Contributors: Dan Abnett, Graham McNeill, Robert Rath, Marc Collins, Matthew Farrer, Justin D. Hill, Eduardo Albert, John French, Rachel Harrison
Publisher: Black Library
Genre: Military SF
Publication Date: 19/06/2021
The Sabbat Crusade is one of the Galaxy’s most brutal conflicts. Here in the Sabbat Worlds, the forces of the Imperium clash with the Chaos-worshipping Archenemy. There are no heroes, only soldiers and those about to die . . .
I have a mixed history with Black Library’s anthologies. There are a lot of great short stories out there, but a lot of them tend to follow similar themes. Black Library generally gathers the stories by faction, or by common qualities, which hasn’t exactly helped the matter. To my mind, a good anthology should have diverse stories. Real blends of character, plot, and execution. Sabbat War falls somewhere in the middle of these anthologies. There’s no set theme, with the stories instead all taking place in the Sabbat Worlds. This allows for a range of stories, though some of the content is common across all of them. This is also a fairly unique anthology for Black Library, in that the editor is credited on the cover. Of course, this editor is Dan Abnett, and it would be odd to see a Sabbat Worlds story that didn’t reflect his involvement.
As an editor, Abnett provides one of my favourite parts of anthologies – introductions to each story. Short and sweet, they generally give some context as to where the story fits in the larger scale of the Sabbat Crusade, while also saying something about the author and their involvement in the anthology. But Abnett doesn’t just gather other’s stories here. He has contributed two original stories of his own. Both of these stories take place in the aftermath of Anarch, and show the lasting effects of those traumatic events. Not just on the Tanith First and Only, but on the world of Urdesh as a whole.
Abnett aside, Sabbat War gathers a mix of old and new faces. Graham McNeill brings in a solid entry, Matthew Farrer adds a murder mystery to the book, and John French fires on all cylinders with a horror-tinged tale of shipboard action. Justin D. Hill brings new life to Chaos, and leaves me eagerly anticipating the novels of his I have in my TBR tower.. These authors may be old hands, but they are still writing great material.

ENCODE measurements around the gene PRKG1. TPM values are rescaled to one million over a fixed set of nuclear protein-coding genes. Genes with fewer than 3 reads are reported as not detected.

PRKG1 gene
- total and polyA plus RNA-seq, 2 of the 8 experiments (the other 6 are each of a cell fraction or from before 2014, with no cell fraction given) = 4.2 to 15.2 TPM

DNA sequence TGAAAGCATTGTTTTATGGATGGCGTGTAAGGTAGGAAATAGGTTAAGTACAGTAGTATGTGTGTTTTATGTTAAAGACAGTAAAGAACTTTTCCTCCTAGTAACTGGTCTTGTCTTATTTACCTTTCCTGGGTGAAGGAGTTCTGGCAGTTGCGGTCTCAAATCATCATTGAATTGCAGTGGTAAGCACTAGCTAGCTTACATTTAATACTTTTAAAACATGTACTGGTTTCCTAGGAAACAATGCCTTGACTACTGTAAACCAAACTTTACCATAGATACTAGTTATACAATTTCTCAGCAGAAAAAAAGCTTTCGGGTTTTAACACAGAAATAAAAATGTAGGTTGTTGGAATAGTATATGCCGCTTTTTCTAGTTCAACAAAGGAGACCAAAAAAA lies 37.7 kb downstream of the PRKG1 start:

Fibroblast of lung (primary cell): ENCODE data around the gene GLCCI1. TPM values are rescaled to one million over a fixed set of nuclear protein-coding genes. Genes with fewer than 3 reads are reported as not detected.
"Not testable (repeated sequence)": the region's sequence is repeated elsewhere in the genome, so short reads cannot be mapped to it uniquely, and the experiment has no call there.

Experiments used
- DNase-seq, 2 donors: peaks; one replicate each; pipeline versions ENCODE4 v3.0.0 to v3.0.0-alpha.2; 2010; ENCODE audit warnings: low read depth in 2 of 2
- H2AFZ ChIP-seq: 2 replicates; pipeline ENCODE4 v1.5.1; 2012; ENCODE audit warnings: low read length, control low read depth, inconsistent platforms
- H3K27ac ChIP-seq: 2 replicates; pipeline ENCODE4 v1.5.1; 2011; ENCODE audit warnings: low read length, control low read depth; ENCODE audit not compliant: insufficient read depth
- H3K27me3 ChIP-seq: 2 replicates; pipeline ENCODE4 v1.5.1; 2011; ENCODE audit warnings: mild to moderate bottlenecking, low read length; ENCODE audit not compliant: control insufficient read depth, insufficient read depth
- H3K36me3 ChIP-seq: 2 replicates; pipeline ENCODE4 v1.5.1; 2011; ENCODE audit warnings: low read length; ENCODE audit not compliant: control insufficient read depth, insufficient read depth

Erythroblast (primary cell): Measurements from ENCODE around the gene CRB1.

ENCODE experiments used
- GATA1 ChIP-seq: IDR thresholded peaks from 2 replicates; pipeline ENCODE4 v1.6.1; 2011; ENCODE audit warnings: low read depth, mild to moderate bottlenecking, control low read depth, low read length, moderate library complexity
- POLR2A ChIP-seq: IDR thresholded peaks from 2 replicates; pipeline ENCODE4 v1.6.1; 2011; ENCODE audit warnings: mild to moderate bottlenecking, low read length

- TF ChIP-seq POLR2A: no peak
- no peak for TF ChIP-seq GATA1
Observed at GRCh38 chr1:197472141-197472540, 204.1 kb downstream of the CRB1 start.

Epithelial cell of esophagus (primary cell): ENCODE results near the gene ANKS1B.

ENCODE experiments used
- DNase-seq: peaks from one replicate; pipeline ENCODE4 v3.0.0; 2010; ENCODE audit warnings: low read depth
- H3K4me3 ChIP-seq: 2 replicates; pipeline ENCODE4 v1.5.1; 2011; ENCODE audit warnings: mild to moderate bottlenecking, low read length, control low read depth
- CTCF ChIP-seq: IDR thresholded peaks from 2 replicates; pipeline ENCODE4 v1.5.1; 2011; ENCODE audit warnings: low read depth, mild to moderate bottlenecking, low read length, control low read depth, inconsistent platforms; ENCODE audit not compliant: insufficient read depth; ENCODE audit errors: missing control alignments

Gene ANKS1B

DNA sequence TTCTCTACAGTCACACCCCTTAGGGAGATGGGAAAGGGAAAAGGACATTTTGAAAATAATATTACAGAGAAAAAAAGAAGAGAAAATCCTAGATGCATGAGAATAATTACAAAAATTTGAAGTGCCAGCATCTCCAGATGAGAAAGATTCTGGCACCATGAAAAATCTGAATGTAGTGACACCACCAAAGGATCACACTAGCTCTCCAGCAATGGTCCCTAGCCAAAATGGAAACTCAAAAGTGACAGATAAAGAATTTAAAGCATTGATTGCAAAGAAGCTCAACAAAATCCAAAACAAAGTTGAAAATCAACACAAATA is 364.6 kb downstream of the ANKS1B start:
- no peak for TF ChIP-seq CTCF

With regards to the newer authors, Eduardo Albert’s ‘Deep’ is a claustrophobic and brutal story of war in the trenches. Robert Rath and Marc Collins both write entries that leave me wanting more, and Rachel Harrison brings aerial action with ‘Indomitable Spirit.’ If you needed proof that the future of Black Library is in good hands, look no further than these four.
‘Deep’ and ‘Indomitable Spirit’ aside, the stories in this anthology are good rather than remarkable. As a book, Sabbat War is fine, but it represents something important: The opening up of Abnett’s corner of the universe to more stories. Yes, there have been two anthologies before this, but now we have novels coming by people who are not Dan Abnett. Farrer’s The Serpent and the Saint sits in my TBR, and Nick Kyme’s Volpone Glory is at most a few months away. Sabbat War proves that new authors can play in the sandbox without diluting the unique flavour Abnett has built up over the past two decades. Not that Abnett is going anywhere. A Gaunt’s Ghosts prequel had a limited release last month, and in this volume he confirms that he is working on a sequel to Double Eagle, as well as post-Anarch books featuring Gaunt and his men.
Sabbat War is a strong collection, delivering some wonderfully grim stories, and teasing more on the horizon.